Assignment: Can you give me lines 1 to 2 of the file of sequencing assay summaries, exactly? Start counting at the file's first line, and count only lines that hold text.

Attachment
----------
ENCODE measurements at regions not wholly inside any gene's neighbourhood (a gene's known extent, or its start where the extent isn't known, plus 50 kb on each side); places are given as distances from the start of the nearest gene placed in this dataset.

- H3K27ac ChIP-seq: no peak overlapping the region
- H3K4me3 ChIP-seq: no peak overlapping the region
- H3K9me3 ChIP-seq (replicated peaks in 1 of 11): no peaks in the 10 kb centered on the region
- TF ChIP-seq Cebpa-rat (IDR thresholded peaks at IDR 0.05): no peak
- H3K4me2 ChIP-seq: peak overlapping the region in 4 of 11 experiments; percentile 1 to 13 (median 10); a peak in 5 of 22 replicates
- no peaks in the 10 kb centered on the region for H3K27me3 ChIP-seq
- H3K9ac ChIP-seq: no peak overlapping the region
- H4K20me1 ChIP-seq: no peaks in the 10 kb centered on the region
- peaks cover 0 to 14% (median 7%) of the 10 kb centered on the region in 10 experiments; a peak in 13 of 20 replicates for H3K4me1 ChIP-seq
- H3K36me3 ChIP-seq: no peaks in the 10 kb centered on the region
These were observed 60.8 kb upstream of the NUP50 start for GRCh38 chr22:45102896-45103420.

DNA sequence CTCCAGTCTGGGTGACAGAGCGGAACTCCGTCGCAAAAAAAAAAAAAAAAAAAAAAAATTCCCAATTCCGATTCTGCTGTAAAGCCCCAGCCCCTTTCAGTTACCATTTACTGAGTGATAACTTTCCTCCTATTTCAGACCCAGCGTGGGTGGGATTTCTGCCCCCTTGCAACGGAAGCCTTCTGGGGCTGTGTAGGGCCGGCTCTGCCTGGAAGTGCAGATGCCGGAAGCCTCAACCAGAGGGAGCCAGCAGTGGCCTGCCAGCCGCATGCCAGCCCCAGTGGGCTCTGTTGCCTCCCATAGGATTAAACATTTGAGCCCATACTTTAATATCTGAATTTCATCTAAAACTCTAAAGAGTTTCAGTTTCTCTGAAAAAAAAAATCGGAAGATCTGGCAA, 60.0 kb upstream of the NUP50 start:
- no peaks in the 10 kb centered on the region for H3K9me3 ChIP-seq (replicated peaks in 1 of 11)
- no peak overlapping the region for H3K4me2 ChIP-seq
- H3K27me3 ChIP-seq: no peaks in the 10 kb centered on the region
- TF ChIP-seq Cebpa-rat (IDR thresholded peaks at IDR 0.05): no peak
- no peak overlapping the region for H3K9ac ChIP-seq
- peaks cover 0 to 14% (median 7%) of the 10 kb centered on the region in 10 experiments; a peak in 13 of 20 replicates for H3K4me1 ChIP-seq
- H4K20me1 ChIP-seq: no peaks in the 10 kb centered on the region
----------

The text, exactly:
ENCODE measurements at regions not wholly inside any gene's neighbourhood (a gene's known extent, or its start where the extent isn't known, plus 50 kb on each side); places are given as distances from the start of the nearest gene placed in this dataset.

- H3K27ac ChIP-seq: no peak overlapping the region